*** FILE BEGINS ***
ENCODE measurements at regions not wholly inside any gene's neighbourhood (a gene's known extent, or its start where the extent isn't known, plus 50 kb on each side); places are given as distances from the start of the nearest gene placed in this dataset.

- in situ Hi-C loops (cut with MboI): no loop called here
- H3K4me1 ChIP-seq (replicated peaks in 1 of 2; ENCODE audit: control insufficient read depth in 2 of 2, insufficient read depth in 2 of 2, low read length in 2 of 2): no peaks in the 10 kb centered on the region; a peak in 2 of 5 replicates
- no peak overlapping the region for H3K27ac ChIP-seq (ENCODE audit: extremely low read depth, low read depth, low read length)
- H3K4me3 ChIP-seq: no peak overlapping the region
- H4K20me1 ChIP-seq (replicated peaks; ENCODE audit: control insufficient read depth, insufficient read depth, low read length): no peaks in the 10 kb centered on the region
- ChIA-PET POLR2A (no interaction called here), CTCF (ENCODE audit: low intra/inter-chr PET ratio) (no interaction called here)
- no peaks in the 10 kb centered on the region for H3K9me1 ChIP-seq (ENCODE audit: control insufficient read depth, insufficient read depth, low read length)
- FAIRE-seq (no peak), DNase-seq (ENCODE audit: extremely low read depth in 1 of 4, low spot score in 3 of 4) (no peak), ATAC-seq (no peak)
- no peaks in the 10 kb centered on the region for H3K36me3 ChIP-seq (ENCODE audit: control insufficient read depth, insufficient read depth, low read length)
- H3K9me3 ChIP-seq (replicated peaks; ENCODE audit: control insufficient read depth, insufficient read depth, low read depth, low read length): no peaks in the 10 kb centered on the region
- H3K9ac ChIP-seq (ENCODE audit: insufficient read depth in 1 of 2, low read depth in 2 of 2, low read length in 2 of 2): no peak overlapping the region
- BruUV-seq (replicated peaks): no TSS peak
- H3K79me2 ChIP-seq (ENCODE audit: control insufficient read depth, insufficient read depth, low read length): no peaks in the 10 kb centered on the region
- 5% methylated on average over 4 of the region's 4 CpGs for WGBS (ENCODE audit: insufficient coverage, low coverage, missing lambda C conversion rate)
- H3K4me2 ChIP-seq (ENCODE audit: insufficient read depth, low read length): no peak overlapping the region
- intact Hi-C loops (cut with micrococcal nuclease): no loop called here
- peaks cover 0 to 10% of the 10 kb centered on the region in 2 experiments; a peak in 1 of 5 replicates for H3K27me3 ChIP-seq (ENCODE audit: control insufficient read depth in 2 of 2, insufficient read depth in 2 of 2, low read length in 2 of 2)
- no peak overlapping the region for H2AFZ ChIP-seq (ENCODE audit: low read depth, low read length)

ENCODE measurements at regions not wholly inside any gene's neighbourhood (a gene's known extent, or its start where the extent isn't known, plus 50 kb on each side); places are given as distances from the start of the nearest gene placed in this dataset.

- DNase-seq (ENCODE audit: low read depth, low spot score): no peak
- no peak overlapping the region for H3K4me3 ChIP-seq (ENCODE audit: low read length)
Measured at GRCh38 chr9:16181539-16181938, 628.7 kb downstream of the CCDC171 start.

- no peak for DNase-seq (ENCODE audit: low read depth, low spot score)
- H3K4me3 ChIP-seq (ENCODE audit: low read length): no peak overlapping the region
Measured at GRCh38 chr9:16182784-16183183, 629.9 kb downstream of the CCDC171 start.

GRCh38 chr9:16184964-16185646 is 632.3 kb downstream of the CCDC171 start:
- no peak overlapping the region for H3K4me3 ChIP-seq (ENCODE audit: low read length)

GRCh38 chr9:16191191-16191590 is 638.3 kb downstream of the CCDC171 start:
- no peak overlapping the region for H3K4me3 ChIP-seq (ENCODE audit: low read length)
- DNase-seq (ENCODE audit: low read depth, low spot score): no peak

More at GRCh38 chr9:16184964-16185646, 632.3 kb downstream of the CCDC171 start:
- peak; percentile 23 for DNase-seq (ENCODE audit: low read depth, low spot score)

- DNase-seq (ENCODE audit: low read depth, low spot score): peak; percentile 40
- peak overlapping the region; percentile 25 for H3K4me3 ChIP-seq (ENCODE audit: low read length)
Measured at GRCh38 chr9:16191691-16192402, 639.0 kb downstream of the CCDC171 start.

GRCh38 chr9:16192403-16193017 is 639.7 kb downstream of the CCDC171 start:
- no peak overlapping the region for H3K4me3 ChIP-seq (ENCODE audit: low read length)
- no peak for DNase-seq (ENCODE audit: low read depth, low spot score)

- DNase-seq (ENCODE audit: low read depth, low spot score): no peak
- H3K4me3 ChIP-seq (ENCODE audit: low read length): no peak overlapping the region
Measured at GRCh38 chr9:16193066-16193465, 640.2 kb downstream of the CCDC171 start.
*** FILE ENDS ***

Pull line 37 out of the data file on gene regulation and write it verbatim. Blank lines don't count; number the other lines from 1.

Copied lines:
GRCh38 chr9:16192403-16193017 is 639.7 kb downstream of the CCDC171 start: